Who Won, Lost Democratic Debate

Sanders aimed for the heart; Clinton, the head
By Rob Quinn,  Newser Staff
Posted Jan 18, 2016 3:09 AM CST
Updated Jan 18, 2016 6:47 AM CST
Bernie Sanders answers a question as Hillary Clinton gestures during the NBC/YouTube Democratic presidential debate at the Gaillard Center Sunday in Charleston, SC.   (AP Photo/Mic Smith)
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(Newser) – The last Democratic debate before Iowa and New Hampshire vote took place Sunday night in South Carolina—and Hillary Clinton and Bernie Sanders were taking no prisoners. The pair clashed over and over again throughout the debate, while Martin O'Malley failed to make much of an impact. Here's what analysts are saying about the candidates:

  • Bernie Sanders. It's not unanimous, but a lot of people are calling Sanders the winner. He was more aggressive than usual in dealing with Clinton and "positioned himself as the anti-status-quo candidate, a very good position to have in this electoral environment," writes Chris Cillizza at the Washington Post, praising the "passion and disruption that Sanders oozed from every pore." The senator from Vermont was at his best during the debate's first hour, where he dominated the discussion and was judged the winner by 29 out of 30 undecided voters in a Democratic focus group, Politico reports.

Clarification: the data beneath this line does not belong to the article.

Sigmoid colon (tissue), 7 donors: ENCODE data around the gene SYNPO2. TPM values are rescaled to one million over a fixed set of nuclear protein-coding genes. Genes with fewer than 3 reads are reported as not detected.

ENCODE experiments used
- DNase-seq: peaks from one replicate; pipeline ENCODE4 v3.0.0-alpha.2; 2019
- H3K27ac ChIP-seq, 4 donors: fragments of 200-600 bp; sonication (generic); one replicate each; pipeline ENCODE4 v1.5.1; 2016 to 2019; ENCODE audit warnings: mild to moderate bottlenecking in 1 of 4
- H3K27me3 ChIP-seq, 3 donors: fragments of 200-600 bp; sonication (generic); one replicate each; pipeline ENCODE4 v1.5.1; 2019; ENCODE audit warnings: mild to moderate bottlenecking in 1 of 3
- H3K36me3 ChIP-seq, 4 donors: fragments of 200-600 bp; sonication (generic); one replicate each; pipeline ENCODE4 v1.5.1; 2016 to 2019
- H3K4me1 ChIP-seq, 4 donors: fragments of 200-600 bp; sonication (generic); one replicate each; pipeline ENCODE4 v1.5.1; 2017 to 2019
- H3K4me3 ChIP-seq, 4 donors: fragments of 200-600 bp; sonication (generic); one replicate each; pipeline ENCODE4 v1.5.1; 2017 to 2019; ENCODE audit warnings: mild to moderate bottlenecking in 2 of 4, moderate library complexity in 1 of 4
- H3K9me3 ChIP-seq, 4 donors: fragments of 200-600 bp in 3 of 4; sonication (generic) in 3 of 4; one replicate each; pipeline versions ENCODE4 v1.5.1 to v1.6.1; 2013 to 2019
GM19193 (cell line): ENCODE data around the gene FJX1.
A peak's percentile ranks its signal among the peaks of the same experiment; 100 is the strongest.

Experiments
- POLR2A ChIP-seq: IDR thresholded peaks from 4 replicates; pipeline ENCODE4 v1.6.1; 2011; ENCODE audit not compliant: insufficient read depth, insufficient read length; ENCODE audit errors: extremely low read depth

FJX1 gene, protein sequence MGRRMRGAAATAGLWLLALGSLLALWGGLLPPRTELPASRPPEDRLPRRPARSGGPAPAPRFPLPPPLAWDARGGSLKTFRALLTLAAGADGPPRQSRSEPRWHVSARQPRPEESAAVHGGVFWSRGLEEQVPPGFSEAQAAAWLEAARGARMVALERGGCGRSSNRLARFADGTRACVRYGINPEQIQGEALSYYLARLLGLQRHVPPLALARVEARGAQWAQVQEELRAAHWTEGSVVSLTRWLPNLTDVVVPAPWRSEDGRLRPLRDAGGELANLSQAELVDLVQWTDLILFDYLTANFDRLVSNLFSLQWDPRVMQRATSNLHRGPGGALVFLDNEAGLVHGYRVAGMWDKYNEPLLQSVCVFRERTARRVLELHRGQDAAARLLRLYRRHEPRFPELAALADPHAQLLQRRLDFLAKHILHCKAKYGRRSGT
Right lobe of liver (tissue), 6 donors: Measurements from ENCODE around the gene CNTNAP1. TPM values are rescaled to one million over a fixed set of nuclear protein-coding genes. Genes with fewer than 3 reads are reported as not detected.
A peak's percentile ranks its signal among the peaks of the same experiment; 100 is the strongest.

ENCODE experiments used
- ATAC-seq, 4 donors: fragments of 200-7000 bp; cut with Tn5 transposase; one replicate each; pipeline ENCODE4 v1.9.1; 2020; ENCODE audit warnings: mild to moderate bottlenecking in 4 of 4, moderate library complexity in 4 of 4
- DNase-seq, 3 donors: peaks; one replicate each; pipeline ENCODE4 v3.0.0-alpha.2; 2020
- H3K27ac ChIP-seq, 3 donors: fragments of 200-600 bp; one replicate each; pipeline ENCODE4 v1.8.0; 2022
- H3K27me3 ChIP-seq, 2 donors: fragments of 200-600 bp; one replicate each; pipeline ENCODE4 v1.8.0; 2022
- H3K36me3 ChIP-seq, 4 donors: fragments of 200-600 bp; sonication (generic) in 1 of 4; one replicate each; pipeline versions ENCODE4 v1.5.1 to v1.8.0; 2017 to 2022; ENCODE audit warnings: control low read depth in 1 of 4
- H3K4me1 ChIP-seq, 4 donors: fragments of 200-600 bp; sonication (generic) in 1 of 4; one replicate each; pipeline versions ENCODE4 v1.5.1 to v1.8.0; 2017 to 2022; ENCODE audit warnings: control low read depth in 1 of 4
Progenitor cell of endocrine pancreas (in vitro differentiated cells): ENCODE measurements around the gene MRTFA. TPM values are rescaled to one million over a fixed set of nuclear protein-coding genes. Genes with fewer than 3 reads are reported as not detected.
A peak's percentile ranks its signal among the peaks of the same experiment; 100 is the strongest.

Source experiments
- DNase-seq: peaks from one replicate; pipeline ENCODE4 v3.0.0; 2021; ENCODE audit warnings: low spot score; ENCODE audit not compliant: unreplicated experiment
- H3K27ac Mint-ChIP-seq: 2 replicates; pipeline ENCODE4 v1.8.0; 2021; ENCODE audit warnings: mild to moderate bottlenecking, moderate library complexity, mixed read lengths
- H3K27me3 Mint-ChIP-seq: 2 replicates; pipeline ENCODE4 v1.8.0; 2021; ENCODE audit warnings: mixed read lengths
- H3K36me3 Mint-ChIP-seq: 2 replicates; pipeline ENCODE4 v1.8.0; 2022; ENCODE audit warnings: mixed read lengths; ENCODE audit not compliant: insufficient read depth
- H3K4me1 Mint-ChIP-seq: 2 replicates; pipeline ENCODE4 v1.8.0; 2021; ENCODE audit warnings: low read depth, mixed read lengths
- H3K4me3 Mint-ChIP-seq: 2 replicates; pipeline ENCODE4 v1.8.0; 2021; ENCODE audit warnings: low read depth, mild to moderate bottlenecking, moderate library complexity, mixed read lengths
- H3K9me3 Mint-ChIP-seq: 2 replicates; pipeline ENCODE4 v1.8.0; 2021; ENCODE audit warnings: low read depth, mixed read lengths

• Hillary Clinton. Clinton—faced with Sanders' "louder and bolder" vision—offered "aggressive lessons on political practicality," trying to portray herself as the more pragmatic and electable candidate, writes Rick Klein at ABC News. She scored points by attacking Sanders' changing positions on guns and taxes, "but was not seen as dealing any decisive blow," writes Alan Rappeport at the New York Times. Isaac Chotiner at Slate, however, declares her the winner, praising her ability to bring Sanders "to earth and seem like just another politician." Politico's Glenn Thrush notes that she also scored points by hugging Obama "so hard he needs new ribs."
  • Martin O'Malley. The former Maryland governor "was most notable for his unsuccessful efforts to get a word in," according to Rappeport, though Cillizza notes that he managed to come across as likable. "He did well in an impossible situation," he writes.
(Read more Hillary Clinton stories.)

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